How to Make Appropriate Facial Expressions in Innovative Presentations - dummies

How to Make Appropriate Facial Expressions in Innovative Presentations

By Ray Anthony, Barbara Boyd

Facial expressions, in relation to innovative presentations, include movements of your eyes, mouth, eyebrows, forehead, chin, and other parts in any combination that can add meaning to the spoken word. Facial expressions are usually an accurate barometer of how a person is feeling.

Smiles, grins, smirks, frowns, grimaces, winks, and raised eyebrows are just a few of the more than one hundred subtle facial expressions that project the attitude and emotional state of a person. By looking at your face, people can tell, for example, if you are:

  • Alert

  • Apprehensive

  • Confident

  • Convinced

  • Doubtful

  • Elated

  • Fearful

  • Frustrated

  • Happy

  • Puzzled

  • Relaxed

  • Surprised

  • Tired

  • Worried

As your speaking ability improves, you can tailor your facial expressions to match and reinforce your spoken words.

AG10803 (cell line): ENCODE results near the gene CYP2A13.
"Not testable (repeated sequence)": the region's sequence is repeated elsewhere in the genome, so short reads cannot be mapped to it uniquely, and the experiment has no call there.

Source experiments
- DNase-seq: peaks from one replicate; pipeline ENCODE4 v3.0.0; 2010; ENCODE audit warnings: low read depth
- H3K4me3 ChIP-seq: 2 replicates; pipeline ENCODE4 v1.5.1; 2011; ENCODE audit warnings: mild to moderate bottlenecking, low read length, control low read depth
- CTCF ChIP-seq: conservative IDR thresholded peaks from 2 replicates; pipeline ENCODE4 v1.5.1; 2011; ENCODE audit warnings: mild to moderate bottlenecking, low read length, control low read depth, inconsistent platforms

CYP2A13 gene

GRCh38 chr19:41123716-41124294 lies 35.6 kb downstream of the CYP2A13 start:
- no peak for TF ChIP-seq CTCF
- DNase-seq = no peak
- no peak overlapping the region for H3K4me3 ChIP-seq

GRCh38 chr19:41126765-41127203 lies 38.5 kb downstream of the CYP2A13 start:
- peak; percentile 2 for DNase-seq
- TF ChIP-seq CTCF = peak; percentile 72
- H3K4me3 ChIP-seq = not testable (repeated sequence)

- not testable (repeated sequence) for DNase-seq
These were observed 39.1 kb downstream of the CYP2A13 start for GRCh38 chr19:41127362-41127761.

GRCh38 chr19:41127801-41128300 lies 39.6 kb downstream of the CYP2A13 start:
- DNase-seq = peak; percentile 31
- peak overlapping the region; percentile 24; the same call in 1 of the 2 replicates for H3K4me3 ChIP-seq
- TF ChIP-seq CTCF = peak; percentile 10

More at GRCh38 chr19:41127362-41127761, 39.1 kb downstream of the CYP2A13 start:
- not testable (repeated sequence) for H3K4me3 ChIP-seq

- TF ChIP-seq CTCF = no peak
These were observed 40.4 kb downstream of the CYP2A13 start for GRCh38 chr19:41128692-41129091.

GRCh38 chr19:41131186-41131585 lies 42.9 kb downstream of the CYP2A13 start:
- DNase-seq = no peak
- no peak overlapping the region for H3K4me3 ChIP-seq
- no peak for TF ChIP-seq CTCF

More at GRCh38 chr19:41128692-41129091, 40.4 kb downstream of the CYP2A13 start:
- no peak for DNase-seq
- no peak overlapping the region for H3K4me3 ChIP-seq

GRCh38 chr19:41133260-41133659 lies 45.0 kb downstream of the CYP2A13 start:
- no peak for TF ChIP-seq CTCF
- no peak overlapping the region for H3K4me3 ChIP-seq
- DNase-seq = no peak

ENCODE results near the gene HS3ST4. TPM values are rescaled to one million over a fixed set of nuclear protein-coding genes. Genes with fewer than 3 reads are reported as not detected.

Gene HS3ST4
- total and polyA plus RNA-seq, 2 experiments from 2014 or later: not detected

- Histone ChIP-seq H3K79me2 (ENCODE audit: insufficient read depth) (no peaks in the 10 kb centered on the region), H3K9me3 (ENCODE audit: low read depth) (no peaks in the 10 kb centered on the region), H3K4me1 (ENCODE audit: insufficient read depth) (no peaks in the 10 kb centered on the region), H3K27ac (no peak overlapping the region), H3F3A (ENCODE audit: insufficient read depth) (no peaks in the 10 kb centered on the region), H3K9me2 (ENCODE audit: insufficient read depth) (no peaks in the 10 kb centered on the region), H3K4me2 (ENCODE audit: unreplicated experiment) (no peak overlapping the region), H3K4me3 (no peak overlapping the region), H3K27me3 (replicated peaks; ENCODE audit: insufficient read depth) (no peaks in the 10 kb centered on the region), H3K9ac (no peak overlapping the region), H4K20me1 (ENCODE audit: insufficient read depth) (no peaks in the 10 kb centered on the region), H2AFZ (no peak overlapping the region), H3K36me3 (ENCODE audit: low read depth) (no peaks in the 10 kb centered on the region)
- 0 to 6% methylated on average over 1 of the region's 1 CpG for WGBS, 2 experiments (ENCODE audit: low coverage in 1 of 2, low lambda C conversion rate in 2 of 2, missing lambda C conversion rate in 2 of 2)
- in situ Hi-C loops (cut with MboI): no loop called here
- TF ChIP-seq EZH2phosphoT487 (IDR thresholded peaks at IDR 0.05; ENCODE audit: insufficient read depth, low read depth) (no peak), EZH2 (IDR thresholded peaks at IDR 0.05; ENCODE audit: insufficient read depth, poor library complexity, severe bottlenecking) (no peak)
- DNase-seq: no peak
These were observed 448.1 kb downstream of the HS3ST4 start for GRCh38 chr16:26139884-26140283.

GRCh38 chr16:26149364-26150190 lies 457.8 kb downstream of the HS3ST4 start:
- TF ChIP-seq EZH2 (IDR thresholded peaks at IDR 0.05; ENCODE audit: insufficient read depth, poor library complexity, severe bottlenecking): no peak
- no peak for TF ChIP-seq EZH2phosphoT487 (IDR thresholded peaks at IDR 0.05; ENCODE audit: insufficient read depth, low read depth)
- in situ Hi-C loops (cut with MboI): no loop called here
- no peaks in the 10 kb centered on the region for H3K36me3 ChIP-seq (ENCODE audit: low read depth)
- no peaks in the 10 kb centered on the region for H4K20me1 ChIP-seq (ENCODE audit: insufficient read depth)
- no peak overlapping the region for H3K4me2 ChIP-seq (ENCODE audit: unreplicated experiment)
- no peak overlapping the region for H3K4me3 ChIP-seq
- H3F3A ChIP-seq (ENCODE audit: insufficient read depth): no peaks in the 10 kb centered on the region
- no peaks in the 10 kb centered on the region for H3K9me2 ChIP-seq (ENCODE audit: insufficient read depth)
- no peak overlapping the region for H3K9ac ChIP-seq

Always be aware of how your face communicates. Although it’s difficult to control spontaneous facial reactions and hide your feelings, try not to display an unintended negative feeling.

Political and motivational speakers make their faces reflect what they’re saying, whether they’re telling an amusing anecdote, getting to the sad part of a story, or conveying righteous indignation about some topic. The best facial expression you can use for most business presentations is a smile.

As you begin your talk, and periodically throughout it, use a warm, open, and sincere full smile (showing your teeth) to cement a bond with your audience and show that you’re relaxed and enjoy being before them.

In some cultures, particularly Asian, body postures and facial expressions have different interpretations than in North America. If you present to an international audience at home or abroad, do a little homework before your scheduled talk to make sure your presentation is respectful and not inadvertently and unintentionally offensive.